Is there anything more depressing than sitting in a planning meeting, as I am now, thinking about a planned country walk, then seeing the schematics displayed for concreting over it? Well, yes – doing the walk and watching the diggers doing their work. Yet it is coming, inevitably, and here I sit, helpless.
There are wild places aplenty still – go and see them, and quickly.
In Lancashire, one brave and hardy soul is preparing to walk around the whole county, seeing both the heavily industrialised lands, swallowed forever by the works of man, but also the wild fells where a man may stand and look for mile upon mile on anywhen moorland forgetting which century he is in.
I am preparing a new walk, ambitious in its way, to see the edges of Hertfordshire, familiar and unfamiliar. I will get out there to convince myself that this is still a pretty county, with its woods, its meadows and rivers and its broad fields, peeping through in places behind cruel concrete, alas. Still, I have walked the suburban wild before, and there must be more that remains green than the urbanised creep, still?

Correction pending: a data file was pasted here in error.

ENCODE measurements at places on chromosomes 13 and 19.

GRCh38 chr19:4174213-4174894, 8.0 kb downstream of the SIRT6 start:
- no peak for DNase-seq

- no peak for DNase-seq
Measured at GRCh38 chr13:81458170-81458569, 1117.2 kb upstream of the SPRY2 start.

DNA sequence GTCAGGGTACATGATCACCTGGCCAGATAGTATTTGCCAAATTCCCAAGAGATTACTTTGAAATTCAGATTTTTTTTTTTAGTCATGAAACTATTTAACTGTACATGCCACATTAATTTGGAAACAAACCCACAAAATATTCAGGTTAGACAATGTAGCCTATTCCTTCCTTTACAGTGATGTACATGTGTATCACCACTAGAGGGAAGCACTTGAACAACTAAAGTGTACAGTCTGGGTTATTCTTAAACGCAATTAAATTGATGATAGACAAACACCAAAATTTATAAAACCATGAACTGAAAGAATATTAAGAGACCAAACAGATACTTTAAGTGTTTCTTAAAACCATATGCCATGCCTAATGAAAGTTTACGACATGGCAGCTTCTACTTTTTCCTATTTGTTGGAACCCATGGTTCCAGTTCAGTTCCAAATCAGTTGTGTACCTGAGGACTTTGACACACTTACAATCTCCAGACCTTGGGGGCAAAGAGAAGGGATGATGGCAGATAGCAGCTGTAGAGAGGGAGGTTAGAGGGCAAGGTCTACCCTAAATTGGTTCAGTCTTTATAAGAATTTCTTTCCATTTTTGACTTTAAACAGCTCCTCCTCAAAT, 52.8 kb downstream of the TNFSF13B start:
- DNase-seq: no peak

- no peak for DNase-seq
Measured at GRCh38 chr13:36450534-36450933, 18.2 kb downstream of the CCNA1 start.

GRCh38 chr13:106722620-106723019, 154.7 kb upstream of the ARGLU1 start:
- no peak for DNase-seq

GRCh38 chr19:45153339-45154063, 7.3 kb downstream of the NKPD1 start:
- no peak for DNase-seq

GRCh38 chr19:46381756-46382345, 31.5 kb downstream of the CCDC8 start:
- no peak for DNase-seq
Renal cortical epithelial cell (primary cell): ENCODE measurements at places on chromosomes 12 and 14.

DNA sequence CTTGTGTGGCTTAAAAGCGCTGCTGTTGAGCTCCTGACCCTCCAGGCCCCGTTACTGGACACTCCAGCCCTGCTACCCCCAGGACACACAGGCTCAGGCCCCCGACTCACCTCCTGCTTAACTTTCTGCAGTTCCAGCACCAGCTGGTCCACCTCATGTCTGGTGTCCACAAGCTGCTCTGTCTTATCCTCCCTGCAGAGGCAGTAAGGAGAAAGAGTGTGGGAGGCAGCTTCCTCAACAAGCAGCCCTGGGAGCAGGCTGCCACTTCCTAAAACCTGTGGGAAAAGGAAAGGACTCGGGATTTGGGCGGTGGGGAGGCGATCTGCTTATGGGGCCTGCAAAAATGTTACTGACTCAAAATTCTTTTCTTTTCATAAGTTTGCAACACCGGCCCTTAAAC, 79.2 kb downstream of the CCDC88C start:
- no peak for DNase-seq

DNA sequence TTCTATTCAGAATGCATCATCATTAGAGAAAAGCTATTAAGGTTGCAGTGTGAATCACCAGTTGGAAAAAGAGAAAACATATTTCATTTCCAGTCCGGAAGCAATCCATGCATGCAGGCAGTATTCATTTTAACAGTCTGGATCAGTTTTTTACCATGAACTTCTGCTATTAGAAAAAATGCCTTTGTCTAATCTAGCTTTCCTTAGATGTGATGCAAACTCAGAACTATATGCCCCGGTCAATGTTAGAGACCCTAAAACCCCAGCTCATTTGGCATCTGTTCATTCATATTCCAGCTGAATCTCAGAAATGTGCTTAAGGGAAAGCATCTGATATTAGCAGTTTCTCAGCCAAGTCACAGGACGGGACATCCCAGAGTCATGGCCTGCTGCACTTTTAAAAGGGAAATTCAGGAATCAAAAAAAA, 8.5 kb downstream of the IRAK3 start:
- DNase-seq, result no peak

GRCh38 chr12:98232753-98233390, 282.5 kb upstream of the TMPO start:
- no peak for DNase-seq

I have just looked up to see a familiar path on my route dotted along the southern boundary of a development site. I sigh inwardly, powerless.
I must hurry, and see the county, while the county lasts.